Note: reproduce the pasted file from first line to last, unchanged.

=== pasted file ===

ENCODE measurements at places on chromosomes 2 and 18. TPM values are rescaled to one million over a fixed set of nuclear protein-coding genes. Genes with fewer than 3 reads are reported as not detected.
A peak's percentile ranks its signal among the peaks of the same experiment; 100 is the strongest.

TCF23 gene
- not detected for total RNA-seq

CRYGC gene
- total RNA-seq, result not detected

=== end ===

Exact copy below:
ENCODE measurements at places on chromosomes 2 and 18. TPM values are rescaled to one million over a fixed set of nuclear protein-coding genes. Genes with fewer than 3 reads are reported as not detected.
A peak's percentile ranks its signal among the peaks of the same experiment; 100 is the strongest.

TCF23 gene
- not detected for total RNA-seq

CRYGC gene
- total RNA-seq, result not detected